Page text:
the photoshooter's journey from taking to making


The North Face, 2014. 1/250 sec., f/5.6, ISO 100, 24mm.

The North Face, 2014. 1/250 sec., f/5.6, ISO 100, 24mm.


IN THE IMAGINARY PHOTOGRAPHY BOOKSHELF OF MY MIND THERE ARE HUNDREDS OF VOLUMES that speak of nothing else except the exquisite light of early morning, the so-called “golden hour” in which a certain rich warmth bathes all. You’ve read endless articles and posts on this as well, so nothing I can cite about the science or aesthetic aspects of it can add much. However, I think that there is a secondary benefit to shooting early in the day, and it speaks to human rhythm, a factor which creates opportunities for imaging every bit as vital as the quality of available light.

Cities and communities don’t jolt awake in one surge: they gently creep into life, with streets gradually taking on the staging that will define that day. The first signs could be the winking on of lights, or the slow, quiet shuffle of the first shift of cleaners, washers, trimmers and delivery workers. First light brings the photographer a special relationship with the world, as he/she has a very private audience with all the gears that will soon whirr and buzz into the overall noise of the day. You are witness to a different heartbeat of life, and the quieter pace informs your shooting choices, seeping into you in small increments like a light morning dew. You are almost literally forced to move slower, to think more deliberately, and that state always makes for better picture making.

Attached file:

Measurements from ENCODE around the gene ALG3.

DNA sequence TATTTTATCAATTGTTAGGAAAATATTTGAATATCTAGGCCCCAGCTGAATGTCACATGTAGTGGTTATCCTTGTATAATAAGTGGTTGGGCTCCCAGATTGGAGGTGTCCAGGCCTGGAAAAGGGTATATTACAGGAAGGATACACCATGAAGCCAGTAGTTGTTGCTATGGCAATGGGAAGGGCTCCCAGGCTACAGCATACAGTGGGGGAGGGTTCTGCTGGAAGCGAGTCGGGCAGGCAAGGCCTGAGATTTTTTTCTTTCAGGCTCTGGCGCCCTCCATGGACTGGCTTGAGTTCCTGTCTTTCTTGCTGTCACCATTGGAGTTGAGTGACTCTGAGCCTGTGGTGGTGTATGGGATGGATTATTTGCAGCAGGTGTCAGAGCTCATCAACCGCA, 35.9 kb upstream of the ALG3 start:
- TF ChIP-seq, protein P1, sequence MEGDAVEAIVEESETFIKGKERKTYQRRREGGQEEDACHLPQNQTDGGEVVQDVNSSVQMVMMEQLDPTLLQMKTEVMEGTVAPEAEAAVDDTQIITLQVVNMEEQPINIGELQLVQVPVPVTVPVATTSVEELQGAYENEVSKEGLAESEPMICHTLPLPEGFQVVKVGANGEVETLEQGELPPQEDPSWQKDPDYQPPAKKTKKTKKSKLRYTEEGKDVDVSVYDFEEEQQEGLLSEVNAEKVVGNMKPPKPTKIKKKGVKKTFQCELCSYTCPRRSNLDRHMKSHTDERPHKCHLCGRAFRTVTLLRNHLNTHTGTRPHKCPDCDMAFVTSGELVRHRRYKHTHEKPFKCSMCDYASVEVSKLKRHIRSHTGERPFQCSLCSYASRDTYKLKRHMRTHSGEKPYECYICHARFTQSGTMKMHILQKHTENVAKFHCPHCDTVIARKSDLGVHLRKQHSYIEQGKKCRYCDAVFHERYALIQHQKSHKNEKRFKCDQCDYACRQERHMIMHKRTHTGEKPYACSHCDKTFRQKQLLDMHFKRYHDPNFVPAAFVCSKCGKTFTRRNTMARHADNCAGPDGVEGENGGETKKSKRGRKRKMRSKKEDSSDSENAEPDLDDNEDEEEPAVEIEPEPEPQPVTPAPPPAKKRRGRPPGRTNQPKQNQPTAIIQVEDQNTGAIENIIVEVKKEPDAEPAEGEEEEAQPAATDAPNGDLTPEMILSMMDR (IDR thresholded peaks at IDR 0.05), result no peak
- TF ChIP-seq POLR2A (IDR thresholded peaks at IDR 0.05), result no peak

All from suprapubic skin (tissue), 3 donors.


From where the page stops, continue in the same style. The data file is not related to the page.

Some atmospheres, like libraries or churches, retain this feel throughout the entire day, imposing a mood of silence (or at least contemplation) that is also conducive to a better thought process for photography, but in most settings, as the day wears on, the magic wears off. Early day is a distinctly different day from the one you’ll experience after 9am. It isn’t merely about light, and, once you learn to re-tune your inner radio for it, you can find yourself going back for more.

This is no mere poetic dreaminess. The more nuances you experience as a living, breathing human, the more you have to pour into your photography. Live fuller and you’ll shoot better. That’s why learning about technical things is no guarantee that you’ll ever do anything with a camera beyond a certain clinical “okay-ness”. On the other hand, we see dreamers who are a solid C+ on the tech stuff deliver A++ images because their soul is part of the workflow.


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